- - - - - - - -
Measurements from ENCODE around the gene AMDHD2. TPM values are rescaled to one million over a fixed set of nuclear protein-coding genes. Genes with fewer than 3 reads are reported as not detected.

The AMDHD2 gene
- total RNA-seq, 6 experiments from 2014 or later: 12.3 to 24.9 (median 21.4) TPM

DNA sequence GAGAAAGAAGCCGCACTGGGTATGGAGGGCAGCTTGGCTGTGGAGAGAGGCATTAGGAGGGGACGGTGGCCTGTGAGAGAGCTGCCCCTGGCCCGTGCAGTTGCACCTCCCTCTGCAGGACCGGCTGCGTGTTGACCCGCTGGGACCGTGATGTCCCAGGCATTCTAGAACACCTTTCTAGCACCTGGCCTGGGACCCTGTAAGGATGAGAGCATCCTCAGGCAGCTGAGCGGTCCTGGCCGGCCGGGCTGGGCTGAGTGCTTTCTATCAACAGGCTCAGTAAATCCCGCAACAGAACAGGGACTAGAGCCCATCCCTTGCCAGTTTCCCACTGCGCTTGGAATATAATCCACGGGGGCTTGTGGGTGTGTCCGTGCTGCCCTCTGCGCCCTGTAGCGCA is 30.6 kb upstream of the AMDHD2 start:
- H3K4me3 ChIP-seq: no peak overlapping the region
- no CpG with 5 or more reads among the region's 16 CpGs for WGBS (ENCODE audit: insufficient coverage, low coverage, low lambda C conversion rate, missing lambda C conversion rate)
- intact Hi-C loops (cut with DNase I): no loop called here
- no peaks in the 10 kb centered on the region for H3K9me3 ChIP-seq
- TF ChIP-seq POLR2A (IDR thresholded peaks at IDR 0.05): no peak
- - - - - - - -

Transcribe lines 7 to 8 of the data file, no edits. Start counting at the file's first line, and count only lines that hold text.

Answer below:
- intact Hi-C loops (cut with DNase I): no loop called here
- no peaks in the 10 kb centered on the region for H3K9me3 ChIP-seq